Just like the functioning of all complex systems, a septic tank requires a routine checkup and possible maintenance to keep it working properly. If you neglect to get your septic system inspected by a licensed professional on a regular basis, you could end up with very costly household damage or you could risk contaminating the groundwater with foul septic water. A complete septic inspection will help you correct any potential problems that could arise and it will give you peace of mind knowing that you have done everything you need to do to keep your septic system running efficiently.

So, these are a few precautions that you may want to take if you are going to work on a septic tank system. This is important should you want to keep you and your family safe around the system. When in doubt, it’s a good idea to call a local septic service in Citrus Park . Hopefully, these tips will help.

SEPTIC TANK CARE | WHO TO CALL FOR SERVICE IN Citrus Park

Septic tank systems become clogged with roots in the leach lines, leach field, drain field or seepage field, causing backup of wastewater into the house. The inexpensive fix is to use copper sulfate through an installed cleanout or septic field pump.

Septic tank systems

Septic tank systems do not last forever and replacing one is a very expensive proposition. If your house is connected to the city sewer system, then you do not have a septic tank. A septic tank can be described as your very own little sewage treatment plant. There are three basic elements of a septic system:

  1. The septic line that carries sewage and waste water from your house to the tank. There is usually a cleanout plug at the house-end it so that you can run a snake down it to remove obstructions.
  2. The septic tank itself where sewage is held while undergoing decomposition. This is underground, probably under a grassy area, and has a cover that is usually buried in residential installations.
  3. The leach field, also referred to as a drain field or seepage field. This is a branching network of underground porous trenches, pipes or something similar that carries the clear liquid from the septic tank throughout adjacent soil where it is absorbed.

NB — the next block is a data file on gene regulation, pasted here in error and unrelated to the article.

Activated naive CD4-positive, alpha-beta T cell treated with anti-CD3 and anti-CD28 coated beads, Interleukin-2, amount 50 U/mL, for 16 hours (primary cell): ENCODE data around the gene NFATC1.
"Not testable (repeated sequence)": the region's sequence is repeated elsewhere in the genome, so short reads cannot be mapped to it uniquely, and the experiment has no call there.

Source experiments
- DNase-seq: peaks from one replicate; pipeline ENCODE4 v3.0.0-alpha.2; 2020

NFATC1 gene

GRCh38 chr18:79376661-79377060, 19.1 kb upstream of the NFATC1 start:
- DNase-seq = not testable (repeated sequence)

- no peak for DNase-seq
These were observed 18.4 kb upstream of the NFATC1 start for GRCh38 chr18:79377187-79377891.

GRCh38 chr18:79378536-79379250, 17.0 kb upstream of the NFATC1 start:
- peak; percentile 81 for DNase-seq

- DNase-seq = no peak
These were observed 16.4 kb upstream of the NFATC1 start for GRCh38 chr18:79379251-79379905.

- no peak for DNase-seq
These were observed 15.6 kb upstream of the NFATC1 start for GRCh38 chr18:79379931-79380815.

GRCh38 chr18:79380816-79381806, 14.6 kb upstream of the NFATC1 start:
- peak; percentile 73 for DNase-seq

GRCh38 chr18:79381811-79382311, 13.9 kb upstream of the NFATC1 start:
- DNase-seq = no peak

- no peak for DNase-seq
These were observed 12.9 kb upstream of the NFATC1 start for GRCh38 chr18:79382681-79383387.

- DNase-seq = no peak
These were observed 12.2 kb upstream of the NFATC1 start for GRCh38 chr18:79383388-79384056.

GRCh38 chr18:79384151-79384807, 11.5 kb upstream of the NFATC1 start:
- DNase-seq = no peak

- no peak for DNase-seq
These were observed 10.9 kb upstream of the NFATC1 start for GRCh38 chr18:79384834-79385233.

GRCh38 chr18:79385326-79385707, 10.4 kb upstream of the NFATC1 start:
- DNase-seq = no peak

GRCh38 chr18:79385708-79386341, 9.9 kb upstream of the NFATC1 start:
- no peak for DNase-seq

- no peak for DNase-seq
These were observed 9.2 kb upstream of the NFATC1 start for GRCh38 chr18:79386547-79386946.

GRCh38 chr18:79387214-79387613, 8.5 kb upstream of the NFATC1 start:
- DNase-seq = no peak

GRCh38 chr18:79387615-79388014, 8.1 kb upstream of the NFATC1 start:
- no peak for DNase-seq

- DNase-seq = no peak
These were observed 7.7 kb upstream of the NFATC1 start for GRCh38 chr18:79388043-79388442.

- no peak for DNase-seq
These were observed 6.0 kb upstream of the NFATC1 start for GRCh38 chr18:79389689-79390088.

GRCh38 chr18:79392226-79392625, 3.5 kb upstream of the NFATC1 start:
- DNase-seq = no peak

A clogged leach field

Eventually leach fields become clogged because the roots from trees and other vegetation are attracted to the nutrient-rich effluent. The roots grow through the pores intended to drain the liquid, seepage gradually slows or stops.

If sufficient pressure cannot be released through the pores of the leach field, the entire septic system cannot accept any more waste water and it backs up in the house, usually at a low point such as a shower or tub drain. If it gets that bad, you may have to replace the entire leach field. In many localities, that will require a building permit and meeting current building codes, which means replacing the entire septic system, which is expensive, etc.

Kill roots with copper sulfate

Since this is obviously something to avoid, you can often extend the life of the old system by taking action when sewage flow has slowed, but not completely stopped. Copper sulfate kills roots. If it can be placed into the system so that it will flow through the leach field, the roots will die (but not the plants) and waste water will begin to flow more freely again after a few weeks. In many systems, this isn’t as easy as it sounds, because copper sulfate is so heavy that it will settle to the bottom of the septic tank unless inserted into the leach line leading from the tank. If you have a cleanout or other access there, you’re all set, but many residential systems do not. I prefer the crystal form over the powder because it's easier to handle, cheaper and dissolves more slowly, .

Install a leach line cleanout

If necessary, it is not very expensive to have a cleanout installed in the leach line expressly for the purpose of adding copper sulfate periodically. If that still doesn’t quite work, or if you want to be sure the stuff is going to flow more quickly, you can pump it through the leach field.

It is possible to install a pump on the leach line cleanout between the septic tank and the leach field. It can be buried below ground level or installed above ground and concealed with landscape bushes. The pump turns on and off automatically to maintain a slight pressure on the waste water, pushing it through the pores of the seepage field. Adding copper sulfate at intervals through a cleanout at this point is effective to drive the chemical towards the offending roots.

Killing the roots may extend the life of the septic system a few years, but it will ultimately need to be replaced with a completely modern one—unless you can successfully lobby for a neighborhood hook-up, of course.


Hillsborough Septic Tank Repair